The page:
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Fructose-induced hypertriglyceridemia in rhesus macaques is attenuated with fish oil or ApoC3 RNA interference.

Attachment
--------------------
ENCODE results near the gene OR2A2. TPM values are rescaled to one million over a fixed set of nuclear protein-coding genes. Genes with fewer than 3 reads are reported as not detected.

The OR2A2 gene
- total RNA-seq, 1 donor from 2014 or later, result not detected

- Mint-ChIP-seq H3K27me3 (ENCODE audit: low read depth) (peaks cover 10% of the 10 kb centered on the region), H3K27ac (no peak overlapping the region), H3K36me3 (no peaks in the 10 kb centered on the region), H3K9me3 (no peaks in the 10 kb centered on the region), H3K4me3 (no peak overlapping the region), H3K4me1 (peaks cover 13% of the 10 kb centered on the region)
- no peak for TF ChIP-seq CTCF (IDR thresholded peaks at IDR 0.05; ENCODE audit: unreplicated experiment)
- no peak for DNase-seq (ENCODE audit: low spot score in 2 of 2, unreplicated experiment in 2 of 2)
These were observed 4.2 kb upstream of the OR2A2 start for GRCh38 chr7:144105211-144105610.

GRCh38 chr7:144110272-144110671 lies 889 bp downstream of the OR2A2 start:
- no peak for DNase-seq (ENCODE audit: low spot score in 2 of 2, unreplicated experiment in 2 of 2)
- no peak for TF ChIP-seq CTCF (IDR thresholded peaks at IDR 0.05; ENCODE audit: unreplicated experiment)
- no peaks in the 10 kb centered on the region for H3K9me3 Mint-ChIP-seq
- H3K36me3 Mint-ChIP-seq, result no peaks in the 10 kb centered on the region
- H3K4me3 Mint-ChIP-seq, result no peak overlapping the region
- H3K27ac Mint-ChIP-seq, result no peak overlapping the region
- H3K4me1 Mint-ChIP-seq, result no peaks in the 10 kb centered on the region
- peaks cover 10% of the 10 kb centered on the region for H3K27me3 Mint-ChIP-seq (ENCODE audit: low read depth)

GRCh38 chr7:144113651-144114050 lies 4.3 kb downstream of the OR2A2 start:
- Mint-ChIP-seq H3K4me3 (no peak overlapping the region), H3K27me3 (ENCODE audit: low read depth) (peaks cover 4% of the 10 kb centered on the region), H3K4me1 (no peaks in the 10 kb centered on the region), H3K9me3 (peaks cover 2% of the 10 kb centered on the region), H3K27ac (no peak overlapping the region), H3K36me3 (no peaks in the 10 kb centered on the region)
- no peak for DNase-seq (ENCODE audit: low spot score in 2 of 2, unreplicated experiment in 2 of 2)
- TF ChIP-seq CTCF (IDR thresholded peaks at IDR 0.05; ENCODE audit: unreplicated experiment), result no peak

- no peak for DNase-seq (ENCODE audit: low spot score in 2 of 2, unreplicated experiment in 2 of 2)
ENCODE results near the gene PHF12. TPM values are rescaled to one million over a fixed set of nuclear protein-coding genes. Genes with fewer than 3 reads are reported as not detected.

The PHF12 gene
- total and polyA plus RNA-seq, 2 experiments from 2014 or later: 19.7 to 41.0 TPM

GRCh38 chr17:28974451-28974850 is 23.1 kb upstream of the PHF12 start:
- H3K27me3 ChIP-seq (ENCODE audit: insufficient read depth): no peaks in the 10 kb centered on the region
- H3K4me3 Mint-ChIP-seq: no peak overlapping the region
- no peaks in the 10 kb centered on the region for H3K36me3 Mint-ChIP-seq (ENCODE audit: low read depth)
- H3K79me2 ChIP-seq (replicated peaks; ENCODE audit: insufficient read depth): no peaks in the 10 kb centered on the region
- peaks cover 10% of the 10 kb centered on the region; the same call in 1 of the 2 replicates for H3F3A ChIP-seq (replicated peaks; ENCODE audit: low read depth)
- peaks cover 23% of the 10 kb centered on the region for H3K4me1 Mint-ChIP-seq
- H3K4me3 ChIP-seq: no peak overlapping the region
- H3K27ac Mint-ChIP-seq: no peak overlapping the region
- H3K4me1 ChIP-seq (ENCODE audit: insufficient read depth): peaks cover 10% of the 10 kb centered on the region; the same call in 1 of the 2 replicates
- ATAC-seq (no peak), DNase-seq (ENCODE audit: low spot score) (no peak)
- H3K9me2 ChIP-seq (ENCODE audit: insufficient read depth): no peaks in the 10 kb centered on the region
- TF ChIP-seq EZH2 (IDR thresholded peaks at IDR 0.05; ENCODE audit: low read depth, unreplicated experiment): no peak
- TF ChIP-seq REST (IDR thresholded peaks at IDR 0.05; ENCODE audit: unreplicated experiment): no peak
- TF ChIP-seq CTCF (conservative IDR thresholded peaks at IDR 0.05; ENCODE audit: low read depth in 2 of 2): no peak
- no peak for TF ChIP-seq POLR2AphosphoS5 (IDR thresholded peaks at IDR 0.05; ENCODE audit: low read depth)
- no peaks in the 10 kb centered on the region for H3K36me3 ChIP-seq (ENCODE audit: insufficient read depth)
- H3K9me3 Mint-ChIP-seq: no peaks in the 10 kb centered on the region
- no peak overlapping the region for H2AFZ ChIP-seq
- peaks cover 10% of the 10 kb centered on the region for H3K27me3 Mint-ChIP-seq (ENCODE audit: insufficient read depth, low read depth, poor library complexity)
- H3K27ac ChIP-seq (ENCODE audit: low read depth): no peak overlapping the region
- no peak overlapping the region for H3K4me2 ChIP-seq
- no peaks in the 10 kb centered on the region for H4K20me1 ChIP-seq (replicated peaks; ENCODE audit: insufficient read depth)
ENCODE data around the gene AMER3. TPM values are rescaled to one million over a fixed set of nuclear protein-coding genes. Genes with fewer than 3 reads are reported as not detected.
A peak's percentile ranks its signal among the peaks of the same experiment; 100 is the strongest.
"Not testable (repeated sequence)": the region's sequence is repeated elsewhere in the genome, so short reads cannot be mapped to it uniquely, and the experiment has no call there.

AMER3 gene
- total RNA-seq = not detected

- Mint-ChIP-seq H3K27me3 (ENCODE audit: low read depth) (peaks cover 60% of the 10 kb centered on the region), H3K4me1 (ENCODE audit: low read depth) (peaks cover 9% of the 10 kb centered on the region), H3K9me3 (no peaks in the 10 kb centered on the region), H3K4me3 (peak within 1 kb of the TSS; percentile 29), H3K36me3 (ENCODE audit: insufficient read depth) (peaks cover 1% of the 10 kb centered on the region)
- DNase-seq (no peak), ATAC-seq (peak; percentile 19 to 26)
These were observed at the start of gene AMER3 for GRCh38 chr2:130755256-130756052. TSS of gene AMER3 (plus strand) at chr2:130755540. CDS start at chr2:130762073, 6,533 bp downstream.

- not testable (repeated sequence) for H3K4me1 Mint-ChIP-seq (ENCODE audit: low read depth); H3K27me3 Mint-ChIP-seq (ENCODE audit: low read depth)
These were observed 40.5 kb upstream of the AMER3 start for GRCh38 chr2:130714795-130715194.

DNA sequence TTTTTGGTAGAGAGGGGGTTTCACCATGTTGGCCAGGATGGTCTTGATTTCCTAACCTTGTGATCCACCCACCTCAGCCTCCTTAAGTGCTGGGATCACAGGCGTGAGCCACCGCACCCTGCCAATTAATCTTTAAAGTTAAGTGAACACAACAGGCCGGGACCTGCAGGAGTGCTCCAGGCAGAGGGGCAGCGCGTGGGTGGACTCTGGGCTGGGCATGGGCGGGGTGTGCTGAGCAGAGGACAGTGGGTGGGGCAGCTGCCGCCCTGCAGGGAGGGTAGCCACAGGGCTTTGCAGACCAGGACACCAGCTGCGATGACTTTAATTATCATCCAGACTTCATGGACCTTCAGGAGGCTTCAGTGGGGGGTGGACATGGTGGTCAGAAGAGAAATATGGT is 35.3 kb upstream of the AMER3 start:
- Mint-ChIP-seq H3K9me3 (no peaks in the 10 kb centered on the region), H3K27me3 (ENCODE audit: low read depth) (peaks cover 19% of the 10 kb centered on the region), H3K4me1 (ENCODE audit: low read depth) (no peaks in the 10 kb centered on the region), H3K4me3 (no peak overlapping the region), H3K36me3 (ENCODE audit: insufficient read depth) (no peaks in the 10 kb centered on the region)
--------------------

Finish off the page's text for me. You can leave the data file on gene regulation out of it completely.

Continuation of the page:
Dyslipidemia and insulin resistance are significant adverse outcomes of consuming high-sugar diets. Conversely, dietary fish oil (FO) reduces plasma lipids. Diet-induced dyslipidemia in a rhesus model better approximates the pathophysiology of human metabolic syndrome (MetS) than rodent models. Here, we investigated relationships between metabolic parameters and hypertriglyceridemia in rhesus macaques consuming a high-fructose diet (n = 59) and determined the effects of FO supplementation or RNA interference (RNAi) on plasma ApoC3 and triglyceride (TG) concentrations. Fructose supplementation increased body weight, fasting insulin, leptin, TGs, and large VLDL particles and reduced adiponectin concentrations (all P < 0.001). In multiple regression analyses, increased plasma ApoC3 was the most consistent and significant variable related to diet-induced hypertriglyceridemia. FO supplementation, which attenuated increases of plasma TG and ApoC3 concentrations, reversed fructose-induced shifts of lipoprotein particle size toward IDL and VLDL, a likely mechanism contributing to beneficial metabolic effects, and reduced hepatic expression of genes regulated by the SREBP pathway, particularly acetyl-CoA carboxylase. Furthermore, RNAi-mediated ApoC3 inhibition lowered plasma TG concentrations in animals with diet-induced hypertriglyceridemia. In summary, ApoC3 is an important independent correlate of TG-rich lipoprotein concentrations in rhesus macaques consuming a high-fructose diet. ApoC3 is a promising therapeutic target for hypertriglyceridemia in patients with MetS and diabetes.

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